With environmental risks taking a more central role in investment strategies, regulators have also been looking at what actions they can take.
In the UK, the Department for Work and Pensions (DWP) brought in rules for trustees in October requiring them to agree a formal approach to responsible investment and include it within ‘Statement of Investment Principles’ documents.
The Financial Conduct Authority (FCA) has been monitoring this area for some time, and in October published a final statement – FS19/6 – detailing potential new rules for companies relating to environmental, social and governance (ESG) issues.
The regulator set out long-term plans to ensure issuers provide “reliable and consistent” information regarding their exposure to climate-related risks and opportunities.
A consultation paper slated for early 2020 will propose new disclosure rules for companies aligned with recommendations from the Taskforce for Climate-related Financial Disclosures (TCFD). The rules will be on a comply-or-explain basis, according to the FCA. The UK watchdog also plans to clarify its existing climate risk disclosure requirements.
The FCA will extend the rulebook for independent governance committees (IGCs) – the oversight bodies for occupational pension schemes – to require disclosure of ESG risks affecting the schemes and how the IGCs respond to them. These will come into force in the fourth quarter of 2019, according to an FCA timetable.
Caroline Escott, policy lead for investment and stewardship at the Pensions and Lifetime Savings Association (PLSA), says the trade body supports equivalence in the treatment of contract-based and trust-based schemes on ESG issues.
In addition, the FCA wants regulated financial services firms to “integrate consideration of material climate change risks and opportunities into their business, risk and investment decisions”. However, it does not plan to bring in firm rules yet, despite arguments that disclosures are not always consistent.
“We acknowledge the strong support for introducing disclosure requirements for regulated firms, aligned with or based on the TCFD’s recommendations,” the FCA stated. “We agree that there is a case to consider developing rules in this area, taking account of the different impacts from climate-related issues that different firms face.”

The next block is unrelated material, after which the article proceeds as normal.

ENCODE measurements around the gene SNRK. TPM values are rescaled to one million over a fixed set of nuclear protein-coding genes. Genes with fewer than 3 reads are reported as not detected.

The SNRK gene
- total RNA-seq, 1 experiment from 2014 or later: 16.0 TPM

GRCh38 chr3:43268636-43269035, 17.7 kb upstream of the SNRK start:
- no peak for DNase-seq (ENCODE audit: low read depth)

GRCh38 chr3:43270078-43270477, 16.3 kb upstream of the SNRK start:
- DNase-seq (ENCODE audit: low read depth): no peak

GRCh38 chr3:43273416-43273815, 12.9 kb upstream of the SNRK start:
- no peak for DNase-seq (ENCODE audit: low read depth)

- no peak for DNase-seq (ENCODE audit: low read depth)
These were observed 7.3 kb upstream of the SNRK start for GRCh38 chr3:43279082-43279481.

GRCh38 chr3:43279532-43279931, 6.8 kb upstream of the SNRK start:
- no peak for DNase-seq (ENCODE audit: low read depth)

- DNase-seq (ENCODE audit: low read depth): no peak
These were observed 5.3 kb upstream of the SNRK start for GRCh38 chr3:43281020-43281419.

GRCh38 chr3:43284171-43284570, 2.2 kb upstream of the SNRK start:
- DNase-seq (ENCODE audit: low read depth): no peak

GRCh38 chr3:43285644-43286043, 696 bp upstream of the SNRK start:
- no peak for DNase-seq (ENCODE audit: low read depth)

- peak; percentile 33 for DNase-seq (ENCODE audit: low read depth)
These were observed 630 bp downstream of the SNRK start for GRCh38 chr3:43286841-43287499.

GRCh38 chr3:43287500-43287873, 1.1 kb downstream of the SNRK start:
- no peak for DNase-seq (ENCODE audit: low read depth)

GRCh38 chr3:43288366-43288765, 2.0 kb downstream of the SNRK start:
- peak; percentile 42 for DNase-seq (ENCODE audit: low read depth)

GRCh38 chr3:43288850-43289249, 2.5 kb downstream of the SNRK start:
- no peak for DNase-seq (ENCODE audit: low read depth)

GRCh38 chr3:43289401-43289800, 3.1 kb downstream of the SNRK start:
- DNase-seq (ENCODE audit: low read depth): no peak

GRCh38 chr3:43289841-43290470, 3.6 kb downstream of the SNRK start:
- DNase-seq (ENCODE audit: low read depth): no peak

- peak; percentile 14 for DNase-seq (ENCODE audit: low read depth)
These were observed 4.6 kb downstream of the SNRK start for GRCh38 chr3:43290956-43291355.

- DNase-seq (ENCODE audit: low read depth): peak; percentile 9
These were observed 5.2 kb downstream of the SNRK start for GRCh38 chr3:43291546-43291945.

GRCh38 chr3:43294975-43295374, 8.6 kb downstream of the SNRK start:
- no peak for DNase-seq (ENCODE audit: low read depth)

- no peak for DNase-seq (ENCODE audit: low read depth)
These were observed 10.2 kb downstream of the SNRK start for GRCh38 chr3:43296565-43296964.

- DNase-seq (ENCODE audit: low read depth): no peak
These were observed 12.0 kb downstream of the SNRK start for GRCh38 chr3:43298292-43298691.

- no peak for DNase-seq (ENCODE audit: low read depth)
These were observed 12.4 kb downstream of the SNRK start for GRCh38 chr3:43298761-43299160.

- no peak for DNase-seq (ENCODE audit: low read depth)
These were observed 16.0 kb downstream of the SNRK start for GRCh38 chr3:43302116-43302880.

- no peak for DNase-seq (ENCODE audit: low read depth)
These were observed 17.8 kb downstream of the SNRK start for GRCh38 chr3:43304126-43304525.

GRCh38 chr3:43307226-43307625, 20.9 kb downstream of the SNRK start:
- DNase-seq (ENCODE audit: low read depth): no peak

Fergus Moffatt, head of UK policy at campaign group ShareAction, argues that it is essential for the FCA to look closely at financial services firms’ reporting and disclosures. He points to the DWP’s push for pension schemes to report in line with TCFD recommendations and called for the UK regulator to “consider how it expects fund managers to do the same post haste”.
The FCA and its sister regulator, the Prudential Regulation Authority, have set up the Climate Finance Risk Forum with industry representatives – including large banks, insurers and asset managers – to share best practice thinking on climate risk management and mitigation.
Galina Dimitrova, director of investment and capital markets at the Investment Association, the UK’s asset management trade body, supports the FCA’s approach and its willingness to have “an open dialogue” on climate issues. The association will continue to collaborate with regulators “to enhance both climate financial risk management, and disclosure, to the benefit of our clients”, she says.
The FCA said in its October statement that the rules for issuers would provide a “foundation for potential further measures” for regulated financial services companies, by ensuring providers had adequate information to construct their own reports.